What does a migraine feel like? - ezHealthMD.com

What does a migraine feel like?

What does a migraine feel like-

This post is the second part of last week’s post titled: What to do when you have a migraine? A migraine is divided into four phases and in this post will discuss the third one. You will favor from this post if you suffer from migraines or if you know somebody that has them. Understanding migraines can be difficult for both people who suffer them and those that have close interactions with people who have them. It’s interesting to note that not all people who suffer from migraines may experience all of its symptoms and some might not even attribute certain symptoms to their migraines. This post will cover the symptoms and feelings associated with the phase four of migraines.


Phase 4


This phase is the worst part of a migraine and is therefore called the attack phase. Migraines are not like headaches because they don’t respond well to common pain-relief medications and can last several days. So, what does it feel like? A migraine is a sharp or pulsating pain that you can feel on just one side of your head and under your eye. The pain can be so intense that concentrating can become impossible. The temple area is usually where the pain exacerbates and applying pressure to it or massaging it can cause a little relief.


However, the symptoms don’t stop there. Besides a powerful pain, your eyes get incredibly sensitive to light. Looking at bright lights or being outside under the sun causes the eyes to hurt and the pain in the head to increase. That’s why you feel like closing your eyes and may even use your hands to cover the light you’re being exposed to. Your senses of sound and smell heighten and loud noises are a source of an even greater pain. It’s normal that you may become irritable, sad and annoyed at the world around you. Regardless, those feelings don’t need to be acted upon and are not an excuse to disrespect or mistreat others.


Other associated feelings you might be familiar with are nausea and maybe even vomiting. You also feel weak and like you’re about to faint. Walking, working, driving and any simple task become incredibly complex. The pain might even extend towards the face, your neck or change sides.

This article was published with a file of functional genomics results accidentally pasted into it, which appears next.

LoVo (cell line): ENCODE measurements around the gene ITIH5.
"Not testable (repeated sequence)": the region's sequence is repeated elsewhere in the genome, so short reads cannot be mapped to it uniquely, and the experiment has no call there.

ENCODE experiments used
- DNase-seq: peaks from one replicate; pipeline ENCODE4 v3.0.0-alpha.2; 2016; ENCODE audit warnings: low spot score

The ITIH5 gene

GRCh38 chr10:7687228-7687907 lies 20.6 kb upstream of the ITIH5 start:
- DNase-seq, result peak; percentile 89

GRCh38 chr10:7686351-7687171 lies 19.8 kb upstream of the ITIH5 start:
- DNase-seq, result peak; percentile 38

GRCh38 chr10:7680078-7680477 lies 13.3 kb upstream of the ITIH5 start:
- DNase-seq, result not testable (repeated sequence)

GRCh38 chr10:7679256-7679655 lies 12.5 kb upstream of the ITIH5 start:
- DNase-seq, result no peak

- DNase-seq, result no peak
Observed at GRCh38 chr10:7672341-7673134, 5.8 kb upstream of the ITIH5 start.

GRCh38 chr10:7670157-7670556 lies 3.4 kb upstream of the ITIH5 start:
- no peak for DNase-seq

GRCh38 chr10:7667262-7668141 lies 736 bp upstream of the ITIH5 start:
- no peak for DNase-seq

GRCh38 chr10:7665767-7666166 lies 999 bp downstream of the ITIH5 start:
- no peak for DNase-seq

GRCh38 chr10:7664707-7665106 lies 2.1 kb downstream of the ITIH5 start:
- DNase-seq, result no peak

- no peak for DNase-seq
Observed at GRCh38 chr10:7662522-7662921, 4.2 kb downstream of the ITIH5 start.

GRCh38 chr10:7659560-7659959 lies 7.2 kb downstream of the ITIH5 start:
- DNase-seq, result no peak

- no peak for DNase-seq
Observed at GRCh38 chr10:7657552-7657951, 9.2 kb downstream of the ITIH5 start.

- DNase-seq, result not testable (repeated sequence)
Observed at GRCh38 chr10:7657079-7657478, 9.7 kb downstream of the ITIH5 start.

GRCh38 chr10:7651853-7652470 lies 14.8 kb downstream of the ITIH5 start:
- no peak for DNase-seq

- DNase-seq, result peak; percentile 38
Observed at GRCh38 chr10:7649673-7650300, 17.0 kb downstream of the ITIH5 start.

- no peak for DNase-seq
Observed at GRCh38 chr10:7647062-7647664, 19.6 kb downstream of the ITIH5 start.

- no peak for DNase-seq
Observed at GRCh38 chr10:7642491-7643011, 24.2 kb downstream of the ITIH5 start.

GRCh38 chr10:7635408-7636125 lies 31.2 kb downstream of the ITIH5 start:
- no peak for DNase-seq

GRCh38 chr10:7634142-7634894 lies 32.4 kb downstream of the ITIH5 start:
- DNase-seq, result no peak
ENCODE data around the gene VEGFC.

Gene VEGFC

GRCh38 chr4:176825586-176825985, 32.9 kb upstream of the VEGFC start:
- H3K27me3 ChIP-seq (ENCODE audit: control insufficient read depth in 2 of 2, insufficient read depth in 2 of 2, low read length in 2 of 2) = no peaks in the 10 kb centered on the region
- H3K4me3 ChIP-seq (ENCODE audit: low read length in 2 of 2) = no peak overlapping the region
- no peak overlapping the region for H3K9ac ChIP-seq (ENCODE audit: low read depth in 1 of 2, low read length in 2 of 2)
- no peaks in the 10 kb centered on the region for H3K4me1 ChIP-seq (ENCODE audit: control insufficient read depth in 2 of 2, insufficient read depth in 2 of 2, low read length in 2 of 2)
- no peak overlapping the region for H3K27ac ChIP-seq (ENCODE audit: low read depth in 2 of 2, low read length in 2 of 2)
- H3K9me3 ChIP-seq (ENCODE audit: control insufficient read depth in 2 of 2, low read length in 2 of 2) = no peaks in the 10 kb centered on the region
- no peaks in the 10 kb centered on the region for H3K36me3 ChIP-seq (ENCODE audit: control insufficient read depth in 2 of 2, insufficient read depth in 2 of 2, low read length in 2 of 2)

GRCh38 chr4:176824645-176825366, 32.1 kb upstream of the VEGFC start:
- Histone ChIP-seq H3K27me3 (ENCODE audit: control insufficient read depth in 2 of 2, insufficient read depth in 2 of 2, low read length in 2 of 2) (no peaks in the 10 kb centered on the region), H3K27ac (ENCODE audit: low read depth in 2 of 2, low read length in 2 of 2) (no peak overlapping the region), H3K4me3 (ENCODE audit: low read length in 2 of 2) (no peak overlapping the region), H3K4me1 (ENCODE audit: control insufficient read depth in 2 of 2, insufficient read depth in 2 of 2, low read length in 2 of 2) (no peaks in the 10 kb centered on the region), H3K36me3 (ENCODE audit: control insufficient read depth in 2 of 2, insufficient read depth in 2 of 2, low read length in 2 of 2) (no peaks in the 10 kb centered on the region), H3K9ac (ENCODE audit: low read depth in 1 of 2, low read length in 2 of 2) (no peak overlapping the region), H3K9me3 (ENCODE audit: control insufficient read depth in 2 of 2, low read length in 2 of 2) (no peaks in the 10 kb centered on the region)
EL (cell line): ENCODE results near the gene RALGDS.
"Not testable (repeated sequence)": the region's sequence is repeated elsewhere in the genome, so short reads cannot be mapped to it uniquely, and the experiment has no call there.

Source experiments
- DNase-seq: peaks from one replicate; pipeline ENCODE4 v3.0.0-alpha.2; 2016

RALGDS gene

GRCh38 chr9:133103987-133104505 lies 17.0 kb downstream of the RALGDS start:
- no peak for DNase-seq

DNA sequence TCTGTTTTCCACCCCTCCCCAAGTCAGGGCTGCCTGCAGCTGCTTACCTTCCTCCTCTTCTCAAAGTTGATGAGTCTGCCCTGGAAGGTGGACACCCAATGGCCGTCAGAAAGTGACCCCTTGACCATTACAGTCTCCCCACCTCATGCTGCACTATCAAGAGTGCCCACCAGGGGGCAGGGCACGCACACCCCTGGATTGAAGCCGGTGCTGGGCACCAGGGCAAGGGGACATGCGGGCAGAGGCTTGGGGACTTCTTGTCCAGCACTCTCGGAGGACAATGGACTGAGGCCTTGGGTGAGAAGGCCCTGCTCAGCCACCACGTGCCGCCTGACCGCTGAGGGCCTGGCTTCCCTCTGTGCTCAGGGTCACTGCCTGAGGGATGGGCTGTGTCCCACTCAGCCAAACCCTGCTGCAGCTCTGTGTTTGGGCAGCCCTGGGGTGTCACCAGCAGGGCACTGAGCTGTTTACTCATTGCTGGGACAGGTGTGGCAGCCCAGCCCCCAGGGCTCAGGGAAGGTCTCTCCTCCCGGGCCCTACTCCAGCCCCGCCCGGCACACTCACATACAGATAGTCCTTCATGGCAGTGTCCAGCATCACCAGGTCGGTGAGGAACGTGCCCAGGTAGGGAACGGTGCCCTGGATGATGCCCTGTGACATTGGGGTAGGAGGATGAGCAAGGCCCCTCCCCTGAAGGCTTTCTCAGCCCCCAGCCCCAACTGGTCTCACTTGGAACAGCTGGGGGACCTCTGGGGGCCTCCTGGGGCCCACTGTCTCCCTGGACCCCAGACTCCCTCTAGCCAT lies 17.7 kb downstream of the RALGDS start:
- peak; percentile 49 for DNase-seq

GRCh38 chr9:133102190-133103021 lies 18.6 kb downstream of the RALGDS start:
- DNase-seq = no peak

Why is a migraine so hard to treat? With the use and abuse of over-the-counter pain-relief medications, they lose their efficacy because the body becomes more tolerant to the dose. Therefore, special and stronger medications are prescribed for migraines. Nonetheless, they may lose its efficacy too.


If you have been suffering them for years, then during this phase, there is very little you can do to treat a migraine. Usually, you take your medication nevertheless and try to get away from all those other activities or objects that worsen your condition.


If you don’t already do this, it can lessen the awful state you’re in. First, you need to head to a dark, quiet room, lie down on a bed and maybe take a nap. Sometimes it can become impossible to even sleep or nap because the pain is very present. If that’s the case, then try to remain relaxed, concentrate on your breathing and if you find it helpful you can listen to meditative music or sounds.


You may want to share this post, infographics and all available information you can find, with family, friends and co-workers to help them understand your behavior while having a migraine.


If you don’t have migraines and are reading this to understand somebody else’s problem, then the best thing you can do is just give them your support. It is normal that while someone is suffering from a migraine they will seek solitude, cancel plans, forget things and/or they might not even answer your phone calls. if you want to help a person who has migraines, patience and understanding are crucial.




Phase 4, the attack phase of a migraine is incredibly debilitating. The environment, people and the pain can make you stressed and overwhelmed. During this state, taking your medication and isolation can be of help. Preventing a migraine is the most effective way to avoid pain, since medications might not be helpful for you during this phase. Identifying phase one and two should be your priority. Ask for understanding and support from the people around you. Remember, you are not alone and if you need support, you can use this website to find other people with your condition.


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